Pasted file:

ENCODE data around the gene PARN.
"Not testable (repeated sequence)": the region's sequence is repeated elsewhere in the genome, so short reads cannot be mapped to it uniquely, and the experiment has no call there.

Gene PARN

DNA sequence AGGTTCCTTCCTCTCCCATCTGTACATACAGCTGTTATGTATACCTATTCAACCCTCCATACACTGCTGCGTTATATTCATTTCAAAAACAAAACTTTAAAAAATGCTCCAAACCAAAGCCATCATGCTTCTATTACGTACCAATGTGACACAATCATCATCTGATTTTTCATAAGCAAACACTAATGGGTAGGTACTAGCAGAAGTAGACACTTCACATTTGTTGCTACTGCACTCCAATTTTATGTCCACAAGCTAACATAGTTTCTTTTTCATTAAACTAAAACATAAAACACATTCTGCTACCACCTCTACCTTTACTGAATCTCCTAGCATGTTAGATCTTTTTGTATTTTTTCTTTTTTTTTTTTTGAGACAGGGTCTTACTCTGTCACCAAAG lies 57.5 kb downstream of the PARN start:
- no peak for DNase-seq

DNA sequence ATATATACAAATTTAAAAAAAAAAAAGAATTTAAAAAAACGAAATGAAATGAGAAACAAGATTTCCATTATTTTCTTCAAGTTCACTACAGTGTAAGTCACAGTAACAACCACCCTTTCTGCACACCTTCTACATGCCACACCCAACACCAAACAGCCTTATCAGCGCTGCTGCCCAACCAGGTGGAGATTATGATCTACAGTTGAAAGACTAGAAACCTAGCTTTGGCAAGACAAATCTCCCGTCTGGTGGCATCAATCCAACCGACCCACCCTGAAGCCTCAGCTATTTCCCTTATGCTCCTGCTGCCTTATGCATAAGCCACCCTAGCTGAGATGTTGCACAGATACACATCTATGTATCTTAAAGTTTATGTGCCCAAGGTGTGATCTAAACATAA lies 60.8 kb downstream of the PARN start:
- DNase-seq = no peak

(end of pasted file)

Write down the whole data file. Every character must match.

ENCODE data around the gene PARN.
"Not testable (repeated sequence)": the region's sequence is repeated elsewhere in the genome, so short reads cannot be mapped to it uniquely, and the experiment has no call there.

Gene PARN

DNA sequence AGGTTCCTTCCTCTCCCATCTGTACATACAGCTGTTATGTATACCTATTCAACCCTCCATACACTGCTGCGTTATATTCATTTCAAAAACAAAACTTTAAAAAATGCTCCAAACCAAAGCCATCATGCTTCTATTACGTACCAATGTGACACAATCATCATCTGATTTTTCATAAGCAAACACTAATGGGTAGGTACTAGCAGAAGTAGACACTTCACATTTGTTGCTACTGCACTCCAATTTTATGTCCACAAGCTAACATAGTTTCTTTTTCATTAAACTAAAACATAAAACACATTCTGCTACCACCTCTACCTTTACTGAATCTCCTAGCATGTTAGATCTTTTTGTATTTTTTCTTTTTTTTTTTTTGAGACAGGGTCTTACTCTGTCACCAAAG lies 57.5 kb downstream of the PARN start:
- no peak for DNase-seq

DNA sequence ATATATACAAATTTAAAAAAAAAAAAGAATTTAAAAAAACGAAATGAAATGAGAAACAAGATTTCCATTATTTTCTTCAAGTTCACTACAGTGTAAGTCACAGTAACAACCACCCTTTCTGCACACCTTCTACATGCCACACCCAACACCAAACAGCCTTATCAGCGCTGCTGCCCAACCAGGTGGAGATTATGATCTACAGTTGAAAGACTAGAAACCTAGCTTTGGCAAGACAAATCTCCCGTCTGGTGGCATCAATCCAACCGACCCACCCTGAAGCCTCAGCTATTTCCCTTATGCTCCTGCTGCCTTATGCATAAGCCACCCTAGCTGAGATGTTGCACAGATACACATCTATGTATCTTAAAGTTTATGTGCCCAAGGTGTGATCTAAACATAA lies 60.8 kb downstream of the PARN start:
- DNase-seq = no peak